The following essay was produced as part of the 2018 NYFF Critics Academy, a workshop for aspiring film critics that took place during the 56th edition of the New York Film Festival.
From the beginning of Ulrich Köhler’s “In My Room,” the timing is already off. A cameraman, later revealed to be our middling protagonist Armin (Hans Löw), has mixed up his on and off buttons, leaving footage of a conference with all the meat missing. Just as a politician is about to speak, the image and sound cut out. “Good thing we didn’t miss that,” someone mistakenly says in the background. Too bad they did.
The film’s title (presented in English) likely references the Beach Boys’ 1963 song of the same name: “There’s a world where I can go/And tell my secrets to/In my room.” The use of the song title hints at the desire to press “pause” on life as we know it and simply exist — alone. A broke deadbeat with nothing left to lose, Armin finally has everything to gain when the world ends a third of the way through the film, leaving him seemingly alone on Earth.
As Armin roams around his desolate neighborhood in the wake of an unexplained and uneventful apocalypse (there’s no explosion, flood, or famine that we witness), he realizes that time has stopped only for him, and that humanity has vanished. While initially a bleak, hyper-realist look at this extreme scenario, Armin eventually realizes that the world is a blank page on which he can finally rewrite his own story.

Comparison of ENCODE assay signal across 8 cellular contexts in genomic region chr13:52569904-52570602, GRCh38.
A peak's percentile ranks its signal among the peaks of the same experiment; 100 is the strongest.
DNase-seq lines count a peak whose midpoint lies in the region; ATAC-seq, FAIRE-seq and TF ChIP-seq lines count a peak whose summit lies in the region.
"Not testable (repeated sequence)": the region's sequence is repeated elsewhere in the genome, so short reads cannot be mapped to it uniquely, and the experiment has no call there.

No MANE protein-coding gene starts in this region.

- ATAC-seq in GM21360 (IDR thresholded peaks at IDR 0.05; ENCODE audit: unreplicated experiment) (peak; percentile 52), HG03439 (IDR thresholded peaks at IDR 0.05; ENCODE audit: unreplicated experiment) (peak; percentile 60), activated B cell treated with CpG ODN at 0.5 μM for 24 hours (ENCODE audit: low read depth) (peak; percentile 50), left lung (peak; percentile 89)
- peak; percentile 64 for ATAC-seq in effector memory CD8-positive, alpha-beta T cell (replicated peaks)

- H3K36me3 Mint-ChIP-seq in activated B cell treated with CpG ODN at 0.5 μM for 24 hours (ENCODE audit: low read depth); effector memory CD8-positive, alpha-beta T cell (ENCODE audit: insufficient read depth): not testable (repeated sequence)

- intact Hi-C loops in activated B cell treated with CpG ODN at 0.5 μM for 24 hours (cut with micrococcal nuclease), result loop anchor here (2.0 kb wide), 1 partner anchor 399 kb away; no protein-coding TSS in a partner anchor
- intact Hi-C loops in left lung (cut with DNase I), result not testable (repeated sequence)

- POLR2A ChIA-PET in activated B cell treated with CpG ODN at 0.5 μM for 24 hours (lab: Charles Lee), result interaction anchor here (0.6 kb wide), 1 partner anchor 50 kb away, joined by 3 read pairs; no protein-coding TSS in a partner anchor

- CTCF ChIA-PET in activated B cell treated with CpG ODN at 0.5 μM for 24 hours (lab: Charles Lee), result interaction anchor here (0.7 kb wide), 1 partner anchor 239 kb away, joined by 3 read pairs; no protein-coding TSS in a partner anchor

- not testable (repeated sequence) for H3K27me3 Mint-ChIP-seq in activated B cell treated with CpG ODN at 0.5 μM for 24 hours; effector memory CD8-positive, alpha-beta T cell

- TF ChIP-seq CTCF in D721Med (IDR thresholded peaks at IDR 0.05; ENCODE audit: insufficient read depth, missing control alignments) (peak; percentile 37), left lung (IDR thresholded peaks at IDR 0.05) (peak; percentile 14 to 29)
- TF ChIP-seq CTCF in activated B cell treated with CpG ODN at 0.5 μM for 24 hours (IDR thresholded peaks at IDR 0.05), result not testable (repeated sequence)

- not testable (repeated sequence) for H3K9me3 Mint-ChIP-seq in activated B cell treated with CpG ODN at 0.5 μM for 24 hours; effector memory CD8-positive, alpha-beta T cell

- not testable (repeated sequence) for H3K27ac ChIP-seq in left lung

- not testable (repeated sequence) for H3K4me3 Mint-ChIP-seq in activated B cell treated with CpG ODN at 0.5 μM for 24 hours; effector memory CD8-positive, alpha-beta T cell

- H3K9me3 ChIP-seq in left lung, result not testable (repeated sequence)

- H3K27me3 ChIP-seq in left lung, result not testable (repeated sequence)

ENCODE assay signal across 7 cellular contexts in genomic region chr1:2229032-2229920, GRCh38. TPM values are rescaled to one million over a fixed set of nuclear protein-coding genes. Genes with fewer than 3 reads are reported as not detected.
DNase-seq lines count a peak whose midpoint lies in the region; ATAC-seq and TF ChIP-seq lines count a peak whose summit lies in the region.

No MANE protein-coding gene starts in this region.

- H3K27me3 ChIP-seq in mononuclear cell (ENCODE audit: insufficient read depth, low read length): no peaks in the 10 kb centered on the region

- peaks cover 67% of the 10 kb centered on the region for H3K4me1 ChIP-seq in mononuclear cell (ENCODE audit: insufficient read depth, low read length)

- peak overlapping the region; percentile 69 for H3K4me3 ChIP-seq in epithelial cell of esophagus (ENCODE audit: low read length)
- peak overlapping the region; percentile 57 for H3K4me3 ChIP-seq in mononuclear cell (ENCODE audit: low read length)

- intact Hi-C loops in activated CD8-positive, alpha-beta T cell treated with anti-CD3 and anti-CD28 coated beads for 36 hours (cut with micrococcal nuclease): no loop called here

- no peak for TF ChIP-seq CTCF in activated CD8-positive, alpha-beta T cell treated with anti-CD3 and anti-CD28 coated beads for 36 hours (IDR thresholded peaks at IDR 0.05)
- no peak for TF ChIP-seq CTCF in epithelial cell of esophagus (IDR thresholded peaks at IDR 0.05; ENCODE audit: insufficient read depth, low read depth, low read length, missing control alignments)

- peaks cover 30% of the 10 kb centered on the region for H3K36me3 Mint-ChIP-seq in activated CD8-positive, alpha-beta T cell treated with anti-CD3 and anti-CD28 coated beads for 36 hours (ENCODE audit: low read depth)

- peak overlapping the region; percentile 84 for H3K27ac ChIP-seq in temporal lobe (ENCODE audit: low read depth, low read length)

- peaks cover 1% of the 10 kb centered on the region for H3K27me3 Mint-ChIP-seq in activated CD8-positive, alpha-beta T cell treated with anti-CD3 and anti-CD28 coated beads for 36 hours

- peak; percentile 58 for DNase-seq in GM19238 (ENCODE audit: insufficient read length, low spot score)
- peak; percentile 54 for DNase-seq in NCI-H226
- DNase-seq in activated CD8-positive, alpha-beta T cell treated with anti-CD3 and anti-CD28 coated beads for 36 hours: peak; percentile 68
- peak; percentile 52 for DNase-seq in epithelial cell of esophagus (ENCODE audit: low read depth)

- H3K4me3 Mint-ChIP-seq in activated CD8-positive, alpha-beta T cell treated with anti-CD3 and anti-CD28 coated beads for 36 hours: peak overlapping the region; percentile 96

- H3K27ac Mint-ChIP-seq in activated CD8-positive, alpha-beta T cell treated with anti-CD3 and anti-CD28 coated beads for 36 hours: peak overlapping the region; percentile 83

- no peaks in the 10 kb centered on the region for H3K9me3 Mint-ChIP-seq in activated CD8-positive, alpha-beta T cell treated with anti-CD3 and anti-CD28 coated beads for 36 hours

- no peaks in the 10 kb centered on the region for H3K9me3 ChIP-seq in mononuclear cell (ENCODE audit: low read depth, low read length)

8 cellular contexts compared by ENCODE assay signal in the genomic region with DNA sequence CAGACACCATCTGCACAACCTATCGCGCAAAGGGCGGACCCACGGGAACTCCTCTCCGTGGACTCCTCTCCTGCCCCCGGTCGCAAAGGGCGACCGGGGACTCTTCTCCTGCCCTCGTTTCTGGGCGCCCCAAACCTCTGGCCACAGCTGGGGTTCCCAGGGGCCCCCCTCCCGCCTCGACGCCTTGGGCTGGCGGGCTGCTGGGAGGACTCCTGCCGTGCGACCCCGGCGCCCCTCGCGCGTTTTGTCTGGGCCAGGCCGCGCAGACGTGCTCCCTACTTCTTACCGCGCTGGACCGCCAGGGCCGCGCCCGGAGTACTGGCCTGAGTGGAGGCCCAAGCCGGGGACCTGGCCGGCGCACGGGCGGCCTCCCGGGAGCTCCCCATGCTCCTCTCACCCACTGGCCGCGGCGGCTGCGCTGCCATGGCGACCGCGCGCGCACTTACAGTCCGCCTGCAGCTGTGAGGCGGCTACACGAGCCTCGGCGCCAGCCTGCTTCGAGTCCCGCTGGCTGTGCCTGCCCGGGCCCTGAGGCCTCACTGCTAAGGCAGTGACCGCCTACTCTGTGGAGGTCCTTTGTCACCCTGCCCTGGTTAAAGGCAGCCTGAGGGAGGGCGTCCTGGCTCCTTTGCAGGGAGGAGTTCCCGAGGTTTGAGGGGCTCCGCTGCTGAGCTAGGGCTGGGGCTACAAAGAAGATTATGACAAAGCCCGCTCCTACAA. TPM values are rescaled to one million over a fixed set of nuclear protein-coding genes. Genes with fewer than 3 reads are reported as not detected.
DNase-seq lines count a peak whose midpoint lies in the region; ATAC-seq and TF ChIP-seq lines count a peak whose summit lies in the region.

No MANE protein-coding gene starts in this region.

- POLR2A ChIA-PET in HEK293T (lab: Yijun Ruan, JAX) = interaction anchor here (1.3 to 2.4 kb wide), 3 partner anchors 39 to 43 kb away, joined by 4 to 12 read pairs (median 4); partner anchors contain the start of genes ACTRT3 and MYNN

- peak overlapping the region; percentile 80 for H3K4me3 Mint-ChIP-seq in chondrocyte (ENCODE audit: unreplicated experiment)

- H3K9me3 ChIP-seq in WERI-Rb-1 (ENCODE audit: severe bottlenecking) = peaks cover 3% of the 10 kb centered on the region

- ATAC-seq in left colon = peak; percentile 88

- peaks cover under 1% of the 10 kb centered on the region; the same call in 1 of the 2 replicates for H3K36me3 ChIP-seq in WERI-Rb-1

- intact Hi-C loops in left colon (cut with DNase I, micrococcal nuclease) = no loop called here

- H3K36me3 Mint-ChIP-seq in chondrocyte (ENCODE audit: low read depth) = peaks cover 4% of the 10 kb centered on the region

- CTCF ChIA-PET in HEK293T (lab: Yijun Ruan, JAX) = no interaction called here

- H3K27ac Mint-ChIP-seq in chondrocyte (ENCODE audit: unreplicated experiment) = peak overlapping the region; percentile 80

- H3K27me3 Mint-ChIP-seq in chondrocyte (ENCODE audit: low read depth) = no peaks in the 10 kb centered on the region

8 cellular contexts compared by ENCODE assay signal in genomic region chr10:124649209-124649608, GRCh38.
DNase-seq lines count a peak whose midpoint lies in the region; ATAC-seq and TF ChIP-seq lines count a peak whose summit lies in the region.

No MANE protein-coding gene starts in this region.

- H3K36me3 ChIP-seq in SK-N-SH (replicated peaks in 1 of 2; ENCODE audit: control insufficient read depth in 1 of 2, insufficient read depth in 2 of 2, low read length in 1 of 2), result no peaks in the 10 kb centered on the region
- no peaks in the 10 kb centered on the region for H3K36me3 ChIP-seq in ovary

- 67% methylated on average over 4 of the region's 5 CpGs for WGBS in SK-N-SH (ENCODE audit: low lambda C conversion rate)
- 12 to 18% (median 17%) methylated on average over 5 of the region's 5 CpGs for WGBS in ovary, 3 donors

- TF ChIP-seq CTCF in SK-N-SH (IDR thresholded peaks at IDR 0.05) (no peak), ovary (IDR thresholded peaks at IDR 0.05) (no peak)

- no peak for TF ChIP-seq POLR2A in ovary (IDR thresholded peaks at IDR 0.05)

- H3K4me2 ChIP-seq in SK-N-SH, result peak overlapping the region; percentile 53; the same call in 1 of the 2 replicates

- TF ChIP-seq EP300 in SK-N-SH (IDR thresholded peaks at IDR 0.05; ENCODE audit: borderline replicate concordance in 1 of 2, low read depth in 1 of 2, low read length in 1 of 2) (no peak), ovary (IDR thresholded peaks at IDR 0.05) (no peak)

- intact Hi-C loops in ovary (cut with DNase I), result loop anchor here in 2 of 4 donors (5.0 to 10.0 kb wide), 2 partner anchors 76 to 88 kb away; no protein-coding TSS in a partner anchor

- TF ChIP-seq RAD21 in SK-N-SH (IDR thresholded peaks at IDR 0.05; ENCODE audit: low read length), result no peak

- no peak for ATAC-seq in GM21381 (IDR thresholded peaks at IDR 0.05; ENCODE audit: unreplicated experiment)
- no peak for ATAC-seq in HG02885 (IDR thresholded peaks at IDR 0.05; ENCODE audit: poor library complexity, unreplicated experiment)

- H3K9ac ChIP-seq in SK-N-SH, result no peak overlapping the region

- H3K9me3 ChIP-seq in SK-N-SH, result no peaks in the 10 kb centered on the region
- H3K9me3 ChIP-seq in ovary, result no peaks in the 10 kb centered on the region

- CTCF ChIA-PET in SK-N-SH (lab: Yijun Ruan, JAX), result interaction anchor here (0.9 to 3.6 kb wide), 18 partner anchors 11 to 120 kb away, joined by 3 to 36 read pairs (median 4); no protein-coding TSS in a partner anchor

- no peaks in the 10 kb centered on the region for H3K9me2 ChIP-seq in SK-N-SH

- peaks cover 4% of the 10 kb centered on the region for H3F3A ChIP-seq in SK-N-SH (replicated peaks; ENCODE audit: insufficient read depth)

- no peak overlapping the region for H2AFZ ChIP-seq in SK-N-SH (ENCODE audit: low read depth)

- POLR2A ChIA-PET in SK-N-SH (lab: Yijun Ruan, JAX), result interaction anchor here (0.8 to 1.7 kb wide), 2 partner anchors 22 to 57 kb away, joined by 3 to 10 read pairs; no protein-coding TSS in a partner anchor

In Alice Rohrwacher’s “Happy as Lazzaro,” which also screened at this year’s New York Film Festival, another young man is given a second chance at life, but this time within the framework of magical realism. The film opens in a bucolic Italian tobacco farm called Inviolata. With its old-world traditions and wardrobe that looks straight out of an Italian neorealist film, the village seems to firmly exist in pre-industrial times.
In reality, Inviolata has simply been purposely hidden away from the rest of the world and its movement towards modernity. The “Marquise” (Nicoletta Braschi) who runs the farm has kept her staff ignorant to life on the outside as indentured servants. Lazzaro (Adriano Tardiolo) is the personification of Inviolata — innocent, taken advantage of, purposely cut off from time. While all of the workers exist in a skewed version of reality, Lazzaro is perhaps one more layer removed, often found “staring into the void,” as his fellow workers call it. He usually requires some shaking to return back to Earth. So when, he’s inexplicably transported to present-day Italy following his seeming death without having aged at all, he brings a little bit of Inviolata with him.
The idea of stopping time has long interested artists, survivalists, and occultists. The popular 1959 “Twilight Zone” episode “Time Enough at Last” introduced the character of Henry Bemis (Burgess Meredith), a bookworm bank-teller and lone survivor of an H-bomb explosion. His initial shock gives way to glee when he stumbles upon a library teeming with his favorite novels, only to be trumped by fate when his glasses break. Then there’s the possibility of jumping through time, as dramatized in Vincente Minnelli’s 1954 musical “Brigadoon,” in which Gene Kelly’s character stumbles upon a village in Scotland that preserves itself by only coming alive once every 100 years. He attempts to stay, enchanted by its pastoral ways.